Pros: Reasonable upgrade on earliest Sony blu-ray models
Cons: A dongle is a pricey USB add on, and, yes, it looks like exactly what a dirty mind might think, jutting out erectly from the right-hand side
The Sony "dongle" (a hilarious word I had never heard of) was the accessory I had to buy after the initial cost of this player. It's this cigarette-lighter-shaped USB drive that, a little precariously, sticks out fully erect into the lower right corner of the front panel. It costs you 75 proprietary dollars more for this add-on, but it's necessary to access and stream pay and premium content. No regrets, the silly thing became an invaluable accessory—especially because it can accommodate an Apple PC, and I'd thought Apple and Sony didn't play well together. You could and definitely should step up to a similar model with internet services incorporated without the dongle.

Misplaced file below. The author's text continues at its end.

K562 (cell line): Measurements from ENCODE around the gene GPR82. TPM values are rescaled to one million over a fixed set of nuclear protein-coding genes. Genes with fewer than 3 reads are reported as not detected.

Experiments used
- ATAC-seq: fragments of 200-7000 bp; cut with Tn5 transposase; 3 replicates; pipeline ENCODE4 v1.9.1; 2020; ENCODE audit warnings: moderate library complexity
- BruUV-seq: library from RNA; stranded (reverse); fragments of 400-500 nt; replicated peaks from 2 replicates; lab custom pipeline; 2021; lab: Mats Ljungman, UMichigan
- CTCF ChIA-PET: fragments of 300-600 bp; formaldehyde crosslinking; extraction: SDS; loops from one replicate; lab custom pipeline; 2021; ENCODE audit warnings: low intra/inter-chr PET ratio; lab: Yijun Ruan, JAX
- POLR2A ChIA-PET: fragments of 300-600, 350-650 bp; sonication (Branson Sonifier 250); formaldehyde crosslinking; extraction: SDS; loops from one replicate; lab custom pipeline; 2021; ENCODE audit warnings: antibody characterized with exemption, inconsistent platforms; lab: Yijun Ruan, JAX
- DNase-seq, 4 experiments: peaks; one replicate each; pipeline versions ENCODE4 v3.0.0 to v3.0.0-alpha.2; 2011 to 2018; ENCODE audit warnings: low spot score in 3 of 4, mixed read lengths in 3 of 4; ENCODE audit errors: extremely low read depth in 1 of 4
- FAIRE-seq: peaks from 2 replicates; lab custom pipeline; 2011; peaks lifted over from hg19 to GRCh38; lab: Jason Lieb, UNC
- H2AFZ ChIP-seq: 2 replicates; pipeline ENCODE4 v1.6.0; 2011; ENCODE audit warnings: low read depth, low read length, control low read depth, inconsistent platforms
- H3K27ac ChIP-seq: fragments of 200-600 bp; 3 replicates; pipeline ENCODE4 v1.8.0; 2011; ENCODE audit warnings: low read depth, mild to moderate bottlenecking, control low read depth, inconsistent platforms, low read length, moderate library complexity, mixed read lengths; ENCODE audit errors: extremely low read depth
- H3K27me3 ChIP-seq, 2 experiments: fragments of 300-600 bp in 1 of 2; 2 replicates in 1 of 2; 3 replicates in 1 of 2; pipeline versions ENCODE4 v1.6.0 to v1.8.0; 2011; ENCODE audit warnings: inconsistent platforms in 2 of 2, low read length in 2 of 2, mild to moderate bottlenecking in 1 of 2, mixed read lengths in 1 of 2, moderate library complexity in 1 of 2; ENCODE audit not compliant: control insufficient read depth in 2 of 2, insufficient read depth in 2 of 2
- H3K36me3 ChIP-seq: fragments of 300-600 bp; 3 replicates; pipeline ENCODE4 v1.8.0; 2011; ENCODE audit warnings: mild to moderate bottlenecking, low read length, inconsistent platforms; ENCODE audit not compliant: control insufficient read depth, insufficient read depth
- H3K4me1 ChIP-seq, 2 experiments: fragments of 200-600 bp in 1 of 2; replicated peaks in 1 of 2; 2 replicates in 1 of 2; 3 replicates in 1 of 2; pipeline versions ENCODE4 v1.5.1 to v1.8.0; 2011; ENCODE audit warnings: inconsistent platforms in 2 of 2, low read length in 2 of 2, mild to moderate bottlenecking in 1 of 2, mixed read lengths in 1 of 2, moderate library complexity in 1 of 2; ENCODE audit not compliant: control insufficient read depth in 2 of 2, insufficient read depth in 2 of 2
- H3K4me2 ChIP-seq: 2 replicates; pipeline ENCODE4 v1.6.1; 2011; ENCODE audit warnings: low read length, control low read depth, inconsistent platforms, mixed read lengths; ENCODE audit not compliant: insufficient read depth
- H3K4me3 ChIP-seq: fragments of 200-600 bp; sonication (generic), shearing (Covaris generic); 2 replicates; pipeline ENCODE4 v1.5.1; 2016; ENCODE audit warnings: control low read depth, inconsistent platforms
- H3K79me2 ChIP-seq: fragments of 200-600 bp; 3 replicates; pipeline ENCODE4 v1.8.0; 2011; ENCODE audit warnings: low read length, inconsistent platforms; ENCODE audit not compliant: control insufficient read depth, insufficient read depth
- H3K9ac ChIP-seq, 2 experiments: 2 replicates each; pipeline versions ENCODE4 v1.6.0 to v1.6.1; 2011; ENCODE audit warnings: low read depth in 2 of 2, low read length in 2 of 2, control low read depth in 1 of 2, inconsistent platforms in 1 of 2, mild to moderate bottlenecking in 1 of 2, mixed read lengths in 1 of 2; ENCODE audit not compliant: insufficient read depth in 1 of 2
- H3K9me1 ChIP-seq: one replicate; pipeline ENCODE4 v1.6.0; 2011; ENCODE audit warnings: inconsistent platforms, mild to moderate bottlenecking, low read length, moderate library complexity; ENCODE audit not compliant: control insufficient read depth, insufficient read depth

I pair the BDP with a 46" Sony Bravia. Neither piece has given me the slightest technical difficulty in the two or three years I've used this combination.
I found that the default factory settings were excellent, perhaps because this model was designed to work so well with Sony's 2010 Bravia line. Since the 1970s, I have always liked Sony's default color palette best, with its rich but detailed and subtle blacks that felt truly film-like. I dislike the bright, blooming, over-saturated televisions people think are so impressive. But there are enough bells and whistles on this inexpensive model that some who want to wow a viewer during overly lit football games and the like will be very pleased when they achieve more vivid tweaks.
My theory has always been that if you have any lamps on in the viewing room you are always watching "television," not "movies" and certainly not "cinema." Turn all your lights off, make the room as dark as possible, and this player will soar. Upscaling of ancient DVDs is superb on this player as well, but you will probably find yourself slowly buying replacements of your favorites on blu-ray.